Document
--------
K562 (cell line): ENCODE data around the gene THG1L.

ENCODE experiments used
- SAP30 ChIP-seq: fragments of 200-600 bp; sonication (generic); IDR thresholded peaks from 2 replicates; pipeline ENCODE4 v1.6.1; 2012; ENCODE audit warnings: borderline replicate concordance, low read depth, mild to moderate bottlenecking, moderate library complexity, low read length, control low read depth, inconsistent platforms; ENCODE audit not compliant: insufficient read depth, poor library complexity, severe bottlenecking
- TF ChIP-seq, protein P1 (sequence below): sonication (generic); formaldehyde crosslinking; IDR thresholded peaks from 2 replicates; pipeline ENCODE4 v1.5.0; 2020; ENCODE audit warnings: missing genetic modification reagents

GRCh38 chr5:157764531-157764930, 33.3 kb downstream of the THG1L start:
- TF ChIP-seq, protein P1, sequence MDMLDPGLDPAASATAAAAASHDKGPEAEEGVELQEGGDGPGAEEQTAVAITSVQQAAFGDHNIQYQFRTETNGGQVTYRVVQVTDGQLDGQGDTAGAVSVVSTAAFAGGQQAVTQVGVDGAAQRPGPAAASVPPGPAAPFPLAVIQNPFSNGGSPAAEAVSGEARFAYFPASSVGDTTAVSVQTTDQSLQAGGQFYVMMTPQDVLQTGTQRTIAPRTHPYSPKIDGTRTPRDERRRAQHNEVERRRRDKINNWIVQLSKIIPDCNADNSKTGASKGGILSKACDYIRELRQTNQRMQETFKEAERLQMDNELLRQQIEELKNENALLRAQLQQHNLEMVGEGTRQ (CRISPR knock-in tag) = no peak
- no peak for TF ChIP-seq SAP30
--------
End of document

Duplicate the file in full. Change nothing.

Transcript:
K562 (cell line): ENCODE data around the gene THG1L.

ENCODE experiments used
- SAP30 ChIP-seq: fragments of 200-600 bp; sonication (generic); IDR thresholded peaks from 2 replicates; pipeline ENCODE4 v1.6.1; 2012; ENCODE audit warnings: borderline replicate concordance, low read depth, mild to moderate bottlenecking, moderate library complexity, low read length, control low read depth, inconsistent platforms; ENCODE audit not compliant: insufficient read depth, poor library complexity, severe bottlenecking
- TF ChIP-seq, protein P1 (sequence below): sonication (generic); formaldehyde crosslinking; IDR thresholded peaks from 2 replicates; pipeline ENCODE4 v1.5.0; 2020; ENCODE audit warnings: missing genetic modification reagents

GRCh38 chr5:157764531-157764930, 33.3 kb downstream of the THG1L start:
- TF ChIP-seq, protein P1, sequence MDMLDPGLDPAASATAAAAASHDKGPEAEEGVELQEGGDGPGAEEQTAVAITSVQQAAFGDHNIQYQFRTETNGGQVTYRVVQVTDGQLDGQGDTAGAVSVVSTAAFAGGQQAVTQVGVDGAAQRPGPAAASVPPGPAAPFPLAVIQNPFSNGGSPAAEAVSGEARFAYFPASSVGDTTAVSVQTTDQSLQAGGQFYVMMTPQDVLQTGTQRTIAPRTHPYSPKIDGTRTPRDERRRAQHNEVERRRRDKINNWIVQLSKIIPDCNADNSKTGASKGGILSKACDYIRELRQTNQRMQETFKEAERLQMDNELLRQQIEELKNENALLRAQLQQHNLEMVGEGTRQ (CRISPR knock-in tag) = no peak
- no peak for TF ChIP-seq SAP30